1. Mucky waters where people could get rid of someone for reasons personal not medical have to be so carefull!

  2. Fortunately no, but I have been in a position where I had to make a decision on either on “aggressive life support” or chance “recovery through medication”
    It all comes down to what is best for the patient. Worrying about estates or power is a bi product dealt with by other laws.
    If a person no longer participates in day to day life or their own welfare, is mentally & physically in an alien state with family, & completely incognisant of their surroundings, then they are on life support, & that to me, is not life, & cruel to keep them misled.
    It doesn’t strike me as “alarming” that so many doctors have changed their mind
    That it has taken so long for common sense to prevail over the inhumanity of staving off death, for no apparent reason, has been “Concerning” to me.

  3. I have an Advanced Care Directive requesting no CPR, and nothing but pain relief should I fall into an unresponsive state – would change it to be euthanased in a breath!

  4. My suggestion is for everyone to do an Advanced Care Directive while they are still capable so that your family knows what your wishes are. This takes the problem off their hands so they do not have to deal with it, also speak with your family and let them know what you want if anything happens eg a stroke etc.

    1 REPLY
    • You are so right Robyyn.
      I have instructed my family and had it put in my will legally.
      That in the event of me being on life support after every one of the family have said their goodbyes.
      The machine gets turned off.
      Once I am no longer alive, then they can harvest any of my organs
      If they are any good to some one else.

  5. I would definitely want this.I watched my aunt go through this horrible process.She was a kind, true ladylike person who became violent and foul mouthed.She could no longer feed herself or have control over her bladder or bowels.Her speech was a whimper and she didn’t recognise anyone.She would have been horrified if she had had any awareness of what she became.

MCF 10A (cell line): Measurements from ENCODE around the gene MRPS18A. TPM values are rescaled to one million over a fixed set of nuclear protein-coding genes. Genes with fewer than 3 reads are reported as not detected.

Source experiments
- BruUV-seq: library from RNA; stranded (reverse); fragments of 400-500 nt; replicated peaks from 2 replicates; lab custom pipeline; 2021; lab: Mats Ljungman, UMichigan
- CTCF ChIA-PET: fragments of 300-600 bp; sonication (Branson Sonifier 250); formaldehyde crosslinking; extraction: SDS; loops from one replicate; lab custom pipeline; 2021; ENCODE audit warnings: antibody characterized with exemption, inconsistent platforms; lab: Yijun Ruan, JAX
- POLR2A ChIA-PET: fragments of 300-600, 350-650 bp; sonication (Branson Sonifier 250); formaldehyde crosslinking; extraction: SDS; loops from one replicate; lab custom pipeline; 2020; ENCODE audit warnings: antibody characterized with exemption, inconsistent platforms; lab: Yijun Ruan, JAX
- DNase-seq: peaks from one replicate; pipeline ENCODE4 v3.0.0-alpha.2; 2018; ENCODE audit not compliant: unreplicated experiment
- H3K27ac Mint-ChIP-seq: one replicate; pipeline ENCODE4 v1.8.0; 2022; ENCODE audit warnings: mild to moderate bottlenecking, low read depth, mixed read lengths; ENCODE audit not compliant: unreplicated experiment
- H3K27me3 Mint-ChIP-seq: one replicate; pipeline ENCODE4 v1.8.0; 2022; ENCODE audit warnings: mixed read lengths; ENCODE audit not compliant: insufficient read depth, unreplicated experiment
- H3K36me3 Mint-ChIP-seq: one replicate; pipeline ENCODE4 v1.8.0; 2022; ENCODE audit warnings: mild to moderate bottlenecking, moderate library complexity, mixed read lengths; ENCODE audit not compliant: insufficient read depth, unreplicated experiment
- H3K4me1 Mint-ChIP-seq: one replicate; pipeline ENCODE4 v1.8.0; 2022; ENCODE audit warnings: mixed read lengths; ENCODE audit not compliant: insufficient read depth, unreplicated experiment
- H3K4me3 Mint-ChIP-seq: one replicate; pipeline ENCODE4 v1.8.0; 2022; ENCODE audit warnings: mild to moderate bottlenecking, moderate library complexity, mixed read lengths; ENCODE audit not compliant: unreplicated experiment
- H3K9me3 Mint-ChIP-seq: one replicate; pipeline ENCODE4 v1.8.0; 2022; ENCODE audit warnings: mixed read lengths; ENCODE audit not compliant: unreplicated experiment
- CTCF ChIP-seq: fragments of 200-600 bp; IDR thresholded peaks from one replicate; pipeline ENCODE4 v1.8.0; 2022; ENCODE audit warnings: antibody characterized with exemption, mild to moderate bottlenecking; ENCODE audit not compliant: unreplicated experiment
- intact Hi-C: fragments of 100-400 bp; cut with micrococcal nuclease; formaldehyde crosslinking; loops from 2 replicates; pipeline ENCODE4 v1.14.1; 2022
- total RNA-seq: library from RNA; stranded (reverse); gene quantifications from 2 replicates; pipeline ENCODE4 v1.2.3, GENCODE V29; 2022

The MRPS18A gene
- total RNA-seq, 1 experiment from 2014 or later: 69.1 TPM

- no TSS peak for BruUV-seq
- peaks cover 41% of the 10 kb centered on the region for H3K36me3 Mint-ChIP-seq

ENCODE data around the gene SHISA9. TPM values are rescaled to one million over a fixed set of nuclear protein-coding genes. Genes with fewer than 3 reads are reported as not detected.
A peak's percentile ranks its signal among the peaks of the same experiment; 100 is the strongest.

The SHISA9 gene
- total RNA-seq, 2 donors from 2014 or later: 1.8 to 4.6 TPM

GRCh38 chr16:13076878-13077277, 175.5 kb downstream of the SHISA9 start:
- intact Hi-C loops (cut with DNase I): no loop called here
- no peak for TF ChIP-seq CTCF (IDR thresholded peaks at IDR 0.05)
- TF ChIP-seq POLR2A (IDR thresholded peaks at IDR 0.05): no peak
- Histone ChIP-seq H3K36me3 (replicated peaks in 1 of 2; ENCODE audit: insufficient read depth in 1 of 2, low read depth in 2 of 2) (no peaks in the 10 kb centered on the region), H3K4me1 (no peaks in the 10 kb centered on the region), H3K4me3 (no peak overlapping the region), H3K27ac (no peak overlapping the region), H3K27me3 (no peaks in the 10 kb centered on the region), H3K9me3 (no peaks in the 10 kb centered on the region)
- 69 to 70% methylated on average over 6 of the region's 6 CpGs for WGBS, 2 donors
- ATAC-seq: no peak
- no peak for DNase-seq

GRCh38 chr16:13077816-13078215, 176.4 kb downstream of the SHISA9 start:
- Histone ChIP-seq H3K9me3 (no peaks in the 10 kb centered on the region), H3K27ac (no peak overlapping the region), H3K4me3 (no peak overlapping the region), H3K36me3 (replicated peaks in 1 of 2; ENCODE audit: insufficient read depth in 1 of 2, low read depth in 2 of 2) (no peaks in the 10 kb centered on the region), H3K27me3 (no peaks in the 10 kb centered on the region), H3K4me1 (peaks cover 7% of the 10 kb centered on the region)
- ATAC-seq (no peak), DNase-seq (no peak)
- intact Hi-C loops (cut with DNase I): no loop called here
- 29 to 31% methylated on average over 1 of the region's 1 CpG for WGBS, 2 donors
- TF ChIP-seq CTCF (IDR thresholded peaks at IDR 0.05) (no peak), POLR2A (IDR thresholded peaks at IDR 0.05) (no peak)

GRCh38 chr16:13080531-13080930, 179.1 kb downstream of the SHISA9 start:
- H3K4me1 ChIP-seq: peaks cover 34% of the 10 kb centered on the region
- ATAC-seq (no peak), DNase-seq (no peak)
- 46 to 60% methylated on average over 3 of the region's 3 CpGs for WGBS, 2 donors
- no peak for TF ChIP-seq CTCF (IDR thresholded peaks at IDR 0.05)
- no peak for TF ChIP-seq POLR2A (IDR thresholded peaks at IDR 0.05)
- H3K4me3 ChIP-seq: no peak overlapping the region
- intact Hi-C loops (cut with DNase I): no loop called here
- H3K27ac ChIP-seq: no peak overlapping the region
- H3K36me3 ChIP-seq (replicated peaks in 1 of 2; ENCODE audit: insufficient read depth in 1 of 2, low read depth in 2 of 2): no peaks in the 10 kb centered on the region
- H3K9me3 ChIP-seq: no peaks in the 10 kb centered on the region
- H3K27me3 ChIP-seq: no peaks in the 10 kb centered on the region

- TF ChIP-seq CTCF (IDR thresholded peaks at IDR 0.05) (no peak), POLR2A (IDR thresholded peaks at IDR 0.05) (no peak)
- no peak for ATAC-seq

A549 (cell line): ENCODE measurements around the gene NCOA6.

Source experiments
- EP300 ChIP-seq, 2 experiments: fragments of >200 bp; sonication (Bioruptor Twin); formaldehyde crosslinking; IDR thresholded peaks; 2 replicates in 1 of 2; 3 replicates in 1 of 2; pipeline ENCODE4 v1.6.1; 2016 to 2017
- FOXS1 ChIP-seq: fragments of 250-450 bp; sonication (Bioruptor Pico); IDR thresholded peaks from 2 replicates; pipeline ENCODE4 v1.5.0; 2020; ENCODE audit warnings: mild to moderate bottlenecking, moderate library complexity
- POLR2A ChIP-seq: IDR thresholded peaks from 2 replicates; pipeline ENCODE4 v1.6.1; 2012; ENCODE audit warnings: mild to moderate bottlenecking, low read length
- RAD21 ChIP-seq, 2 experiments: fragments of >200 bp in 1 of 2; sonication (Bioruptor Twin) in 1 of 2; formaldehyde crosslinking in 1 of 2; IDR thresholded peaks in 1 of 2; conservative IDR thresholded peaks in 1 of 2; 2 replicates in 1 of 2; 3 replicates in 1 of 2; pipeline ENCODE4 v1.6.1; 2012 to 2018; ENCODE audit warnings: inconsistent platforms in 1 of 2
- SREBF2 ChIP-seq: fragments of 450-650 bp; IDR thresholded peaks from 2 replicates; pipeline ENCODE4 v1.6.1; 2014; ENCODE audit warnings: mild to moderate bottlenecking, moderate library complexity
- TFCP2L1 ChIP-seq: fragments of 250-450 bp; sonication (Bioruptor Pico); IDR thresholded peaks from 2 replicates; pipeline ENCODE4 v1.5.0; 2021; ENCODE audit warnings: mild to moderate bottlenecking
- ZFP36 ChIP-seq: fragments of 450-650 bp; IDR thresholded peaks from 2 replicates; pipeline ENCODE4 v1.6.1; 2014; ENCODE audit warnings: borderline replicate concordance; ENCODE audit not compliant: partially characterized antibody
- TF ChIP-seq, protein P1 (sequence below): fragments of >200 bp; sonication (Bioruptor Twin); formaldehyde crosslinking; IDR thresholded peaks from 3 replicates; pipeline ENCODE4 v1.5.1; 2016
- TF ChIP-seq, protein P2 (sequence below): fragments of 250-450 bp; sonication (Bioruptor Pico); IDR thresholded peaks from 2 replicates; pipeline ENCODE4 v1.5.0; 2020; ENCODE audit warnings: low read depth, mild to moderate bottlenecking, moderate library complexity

1 REPLY
    • Yes I would and will agree with it when it becomes available to us in Australia. I visited my Father in an aged care facility and to watch him losing his mind and self to the terrible disease called dementia was a torment I still live with. On the occasions he was with me he would say please do something to finalize this for me. I could do nothing for this Man who raised nine children was a vibrant and energetic human being survived serving in the second world war and loved life to its fullest in his healthy mind he would never have envisaged this demise for himself let alone anyone else.

  6. My mother passed away a week a go with a long battle of dementia no human being should end their life in such a tormenting way. Pity that she was not allowed to go in peace. Yes I do believe in euthanasia. Animals don’t suffer they are put down, humans are not given that right the law needs to change

  7. It’s not just dementia that euthanasia would be used for, it’s all the other things that go wrong with us….that’s why it would be a bit like opening Pandora’s Box.